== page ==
The text and the cover were then converted to separate pdf files (using one of the many free pdf generating programs for MS Windows) and sent to the printer, who did us a proof of the cover and a couple of sample pages. Then, with some nervousness, we gave the OK for the print run. Despite having the proofs there was a little frisson of fear when we received the boxes of finished books. Would it look all right when properly printed? The proofs had only been done on an inkjet printer, albeit a professional one. And worse, had we missed some small but vital error in the text? But luckily there were only a couple of minor misprints that had somehow got past all our repeated checking (of course we saw them immediately in the finished book) and the art work looked, if anything, better than the inkjet version.
ISBN and selling the book
We were obliged to deposit copies with the British Library and other major UK libraries, and we also had to obtain a block of 10 ISBN numbers from Nielsen. So far we have used just one of the ISBN numbers, and now have nine left, so if we want to publish anything in the future we will be able to do so without having to buy more. Having an ISBN number means that the book will get onto Amazon and into major catalogues, and it is really almost essential. The printer generated the ISBN barcode at a small extra cost, and inserted it in the blank space we had left for it on the cover.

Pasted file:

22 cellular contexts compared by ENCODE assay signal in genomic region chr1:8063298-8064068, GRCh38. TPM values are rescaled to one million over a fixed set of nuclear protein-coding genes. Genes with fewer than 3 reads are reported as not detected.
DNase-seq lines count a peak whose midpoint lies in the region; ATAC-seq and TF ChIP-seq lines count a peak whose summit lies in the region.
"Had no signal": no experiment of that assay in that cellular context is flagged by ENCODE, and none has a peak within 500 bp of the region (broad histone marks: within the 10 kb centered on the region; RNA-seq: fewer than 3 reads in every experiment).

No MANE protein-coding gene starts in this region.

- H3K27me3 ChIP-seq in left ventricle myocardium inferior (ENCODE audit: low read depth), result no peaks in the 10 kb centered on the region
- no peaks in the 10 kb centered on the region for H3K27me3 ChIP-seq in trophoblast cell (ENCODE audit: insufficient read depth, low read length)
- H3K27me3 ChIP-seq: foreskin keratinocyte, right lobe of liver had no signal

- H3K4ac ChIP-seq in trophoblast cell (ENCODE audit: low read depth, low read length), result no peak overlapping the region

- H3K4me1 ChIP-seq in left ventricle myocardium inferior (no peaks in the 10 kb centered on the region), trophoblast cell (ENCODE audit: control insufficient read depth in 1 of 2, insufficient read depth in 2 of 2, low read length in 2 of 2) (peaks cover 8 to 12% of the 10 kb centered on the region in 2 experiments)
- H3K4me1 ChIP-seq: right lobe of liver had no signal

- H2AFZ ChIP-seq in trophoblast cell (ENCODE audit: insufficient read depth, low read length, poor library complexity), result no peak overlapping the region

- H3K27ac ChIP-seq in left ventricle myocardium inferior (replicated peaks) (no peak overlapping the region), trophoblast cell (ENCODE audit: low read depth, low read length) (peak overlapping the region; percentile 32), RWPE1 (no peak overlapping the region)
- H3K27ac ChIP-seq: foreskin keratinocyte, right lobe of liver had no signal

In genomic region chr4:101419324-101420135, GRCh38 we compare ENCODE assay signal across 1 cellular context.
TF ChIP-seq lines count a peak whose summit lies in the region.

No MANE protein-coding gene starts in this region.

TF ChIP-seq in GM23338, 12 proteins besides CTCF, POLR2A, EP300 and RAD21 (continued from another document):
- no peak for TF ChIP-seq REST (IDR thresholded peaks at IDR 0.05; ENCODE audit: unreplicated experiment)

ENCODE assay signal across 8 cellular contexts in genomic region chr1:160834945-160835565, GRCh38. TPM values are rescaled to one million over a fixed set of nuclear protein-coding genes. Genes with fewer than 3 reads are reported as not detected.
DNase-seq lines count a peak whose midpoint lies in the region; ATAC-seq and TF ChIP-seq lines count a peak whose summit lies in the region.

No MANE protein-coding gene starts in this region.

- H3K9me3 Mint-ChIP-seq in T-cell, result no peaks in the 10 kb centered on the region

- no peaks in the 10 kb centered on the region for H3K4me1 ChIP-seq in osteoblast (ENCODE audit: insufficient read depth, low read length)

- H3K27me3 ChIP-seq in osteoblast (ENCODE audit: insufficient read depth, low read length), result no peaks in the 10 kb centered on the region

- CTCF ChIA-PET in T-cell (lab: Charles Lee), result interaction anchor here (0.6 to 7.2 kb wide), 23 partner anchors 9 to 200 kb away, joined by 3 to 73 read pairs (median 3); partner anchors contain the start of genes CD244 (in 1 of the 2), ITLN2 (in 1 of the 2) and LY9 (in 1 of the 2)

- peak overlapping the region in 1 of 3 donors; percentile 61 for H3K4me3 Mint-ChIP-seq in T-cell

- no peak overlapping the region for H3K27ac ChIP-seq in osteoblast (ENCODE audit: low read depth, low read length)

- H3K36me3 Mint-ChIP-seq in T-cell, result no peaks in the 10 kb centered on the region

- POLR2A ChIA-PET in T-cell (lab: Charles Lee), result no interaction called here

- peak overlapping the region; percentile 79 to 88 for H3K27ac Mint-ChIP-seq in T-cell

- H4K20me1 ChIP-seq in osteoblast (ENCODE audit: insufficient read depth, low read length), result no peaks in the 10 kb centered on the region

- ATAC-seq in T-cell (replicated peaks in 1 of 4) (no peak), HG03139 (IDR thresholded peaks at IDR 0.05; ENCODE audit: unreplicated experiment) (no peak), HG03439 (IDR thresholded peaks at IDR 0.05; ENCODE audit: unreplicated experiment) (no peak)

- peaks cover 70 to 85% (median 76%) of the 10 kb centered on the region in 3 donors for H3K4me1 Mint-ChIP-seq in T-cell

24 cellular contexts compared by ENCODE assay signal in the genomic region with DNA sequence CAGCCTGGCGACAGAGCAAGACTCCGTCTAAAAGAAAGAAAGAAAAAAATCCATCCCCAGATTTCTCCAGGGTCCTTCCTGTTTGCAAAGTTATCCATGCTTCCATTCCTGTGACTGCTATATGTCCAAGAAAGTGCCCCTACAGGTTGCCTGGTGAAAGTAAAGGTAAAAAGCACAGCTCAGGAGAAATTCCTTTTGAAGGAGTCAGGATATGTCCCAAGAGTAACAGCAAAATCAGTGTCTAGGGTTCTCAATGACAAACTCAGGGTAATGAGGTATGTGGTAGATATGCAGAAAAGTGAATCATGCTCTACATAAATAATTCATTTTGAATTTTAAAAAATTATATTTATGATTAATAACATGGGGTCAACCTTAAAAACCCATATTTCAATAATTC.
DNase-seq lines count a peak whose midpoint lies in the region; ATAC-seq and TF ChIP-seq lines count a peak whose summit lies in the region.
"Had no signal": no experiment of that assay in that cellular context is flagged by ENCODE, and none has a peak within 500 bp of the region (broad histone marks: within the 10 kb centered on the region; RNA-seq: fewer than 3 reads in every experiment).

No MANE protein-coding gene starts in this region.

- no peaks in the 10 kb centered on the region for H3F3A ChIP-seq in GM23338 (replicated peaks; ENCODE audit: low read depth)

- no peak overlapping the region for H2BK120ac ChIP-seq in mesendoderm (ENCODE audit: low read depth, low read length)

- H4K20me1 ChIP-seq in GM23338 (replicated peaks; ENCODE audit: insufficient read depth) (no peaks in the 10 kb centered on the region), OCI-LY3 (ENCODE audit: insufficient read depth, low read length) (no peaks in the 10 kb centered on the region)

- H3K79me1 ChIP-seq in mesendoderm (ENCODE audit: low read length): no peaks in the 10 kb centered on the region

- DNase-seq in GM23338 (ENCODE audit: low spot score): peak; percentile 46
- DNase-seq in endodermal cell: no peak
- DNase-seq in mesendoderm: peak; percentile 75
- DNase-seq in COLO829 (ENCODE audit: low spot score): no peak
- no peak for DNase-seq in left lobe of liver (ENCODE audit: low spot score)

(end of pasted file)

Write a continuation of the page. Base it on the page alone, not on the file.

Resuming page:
We priced the book very reasonably: more than would have been economic for a novel, but at a very cheap price for original and significant academic research. We did not wish anyone to have to do without the book if they really needed it, so our intention had not been to make money, but only to cover our costs.
We sold the book by post through our web site, and through Amazon. Marketing was done in various ways. We had mentioned the book in the various Lewis Carroll groups and it appeared on their sites, although not always in a very prominent position. That meant that all the many people who collect almost anything to do with Carroll, had the chance to buy copies. And luckily the Times Literary Supplement ran an article, and I was able to do a programme on BBC Radio 4, both of which probably helped with sales.
We contacted librarians of relevant libraries, and museums and organisations here and abroad with Carroll collections. One of the best generators of sales was a letter I wrote to The American Library Association's magazine, CHOICE. This is read by librarians of US university libraries. It resulted in a flood of sales from many US universities.
My own website was started to get links from other sites and a steady trickle of orders came through that. The Amazon listing also generated a steady trickle of orders. I also have an Abebooks website, and I listed the book there, so that also generated a few more orders.
Prices have changed now, but we did make a profit of several thousand pounds after paying off Rowe. If we had paid anyone, or charged for our time, I am sure we would have made a considerable loss! Since the book was a labour of love, which we would have done anyway, we feel very happy with the result and the unexpected windfall.
We found an excellent book about self publishing. At time of writing only the 1997 edition is available, but hopefully a new edition will be out soon. It's called HOW TO PUBLISH YOURSELF by Peter Finch, and it's published by Allison & Busby. Copies are also available on AbeBooks and Amazon: ISBN-10: 0749003014.